Recent solar storms demonstrate Colorado facility’s critical expertise

As the Sun bombarded Earth the last several days with high-energy
particles released from gigantic solar flares, the National Oceanic
and Atmospheric Administration’s Space Environment Center (SEC) kept a
“weather eye” on the solar fireworks.  Alerts issued by the Boulder,
Colorado, forecasters were the prime source of information for
communications and power companies working to avoid service
disruptions.  Firefighters in California were warned that radio
communications might be interrupted.  The crew aboard the
International Space Station took shelter as their vehicle passed
through the solar storms.

At a hearing today before the House Science Committee’s Subcommittee
on Environment, Technology and Standards, Congressman Mark Udall
(D-CO) said, “Space weather forecasting is no less essential than
terrestrial weather forecasting.  We have increased our reliance on
satellites, air travel, and electric generation and transmission – all
of which are vulnerable to space weather events – and the SEC ensures
that these investments are protected.  Given the huge investments that
taxpayers have made in the technology to monitor space weather, it
would be the height of folly to withdraw our support for the
activities of the SEC.”

Udall, the Subcommittee’s ranking Democrat, said that “the Bush
Administration’s $8.3 million budget request for the SEC is a small
insurance premium for multi-billion-dollar investments vulnerable to
space weather events.”  The House version of the Commerce, Justice and
State Appropriations bill cuts the President’s budget request by 40
percent, while the Senate eliminates the center’s funding altogether.

NASA Chief Scientist Dr. John Grunsfeld testified today that radiation
monitoring equipment aboard the Space Station “was designed as a
back-up to the radiation monitoring and forecasting data provided by
SEC.”  As the Committee learned last week, the SEC’s support is even
more essential at this time because the failure of sensors called
Tissue Equivalent Proportional Counters (TEPCs) in June 2002 has
severely reduced the ability to monitor radiation on the Space
Station.  Difficulty in tracking the crew’s radiation exposure
contributed to the decision by Nitza Cintron, NASA’s chief of space
medicine, and William Langdoc, chief of NASA’s Habitability and
Environmental Factors Office, to initially dissent from certifying
that the current Station crew was ready for launch.

The Space and Life Sciences Division Readiness Review for the launch
of the current Station crew, held September 24, 2003, highlighted the
“[p]otential that ground-tracked radiation data and forecasting from
satellites will be reduced or eliminated in FY04 (NOAA)” as a reason
for expediting installation of a new TEPC sensor aboard the Station.

Some lawmakers have suggested that SEC’s operations should be moved to
the military or NASA, but witnesses recommended against this.  Colonel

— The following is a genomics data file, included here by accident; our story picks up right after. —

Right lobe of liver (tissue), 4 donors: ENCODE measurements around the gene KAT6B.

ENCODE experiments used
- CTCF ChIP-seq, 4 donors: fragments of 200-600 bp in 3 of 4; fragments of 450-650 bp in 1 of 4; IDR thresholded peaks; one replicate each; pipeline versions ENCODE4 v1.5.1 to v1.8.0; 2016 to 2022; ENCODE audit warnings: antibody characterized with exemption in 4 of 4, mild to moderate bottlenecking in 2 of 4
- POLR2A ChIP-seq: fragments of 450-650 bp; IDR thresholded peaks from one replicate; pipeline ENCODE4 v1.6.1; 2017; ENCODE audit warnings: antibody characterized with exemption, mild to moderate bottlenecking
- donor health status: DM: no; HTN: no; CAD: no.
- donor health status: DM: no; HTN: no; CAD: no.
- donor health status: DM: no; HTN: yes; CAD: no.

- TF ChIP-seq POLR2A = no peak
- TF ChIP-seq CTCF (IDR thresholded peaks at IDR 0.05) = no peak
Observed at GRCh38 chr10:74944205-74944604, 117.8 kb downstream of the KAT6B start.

Charles L. Benson, Jr., Commander of the Air Force Weather Agency
(AFWA), said the SEC’s operations would be very difficult for the Air
Force to reproduce:  “The space weather research and technology
transition expertise resident at SEC would take years to build at
AFWA.  There would be an immediate and severe impact on military
operations if the SEC no longer existed.”  Dr. Grunsfeld testified to
the unique skills and capabilities at the SEC, and stated, “It is not
within NASA’s mandate as a research and development agency to provide
the operational forecasting services currently provided by the SEC. 
In addition, the technical capacity, budget and expertise required to
perform this activity could not transition to NASA without impacting
our other ongoing space flight operations and research.”

NOAA’s space weather work had a commercial focus from its start in
1965.  Captain Hank Krakowski, Vice President – Corporate Safety,
Quality Assurance and Security at United Airlines, testified today
that the SEC’s products allow the airline to mitigate any risks that
solar storm activity might disrupt communications, navigation or the
health of passengers and crewmembers.  “We are concerned that a
reduction in funding could damage this important source of real-time
safety information for our airline.  We are also concerned that
transferring operation of the SEC to another federal agency could
result in a disruption, degradation or filtering of critical
information,” said Krakowski.  Dr. Robert Hedinger, Executive Vice
President of Loral Skynet, a satellite operator, concluded his
testimony by stating, “It is critical to the Commercial Satellite
Industry for NOAA SEC to continue providing these services without

Udall concluded, “If the SEC was not already in existence, we would
have to create it.  It’s clear that the proposed cuts in the Center’s
budget request are ill-advised.  The Sun sent us a signal this week,
one the conferees for the Commerce-State-Justice appropriations bill
should heed.”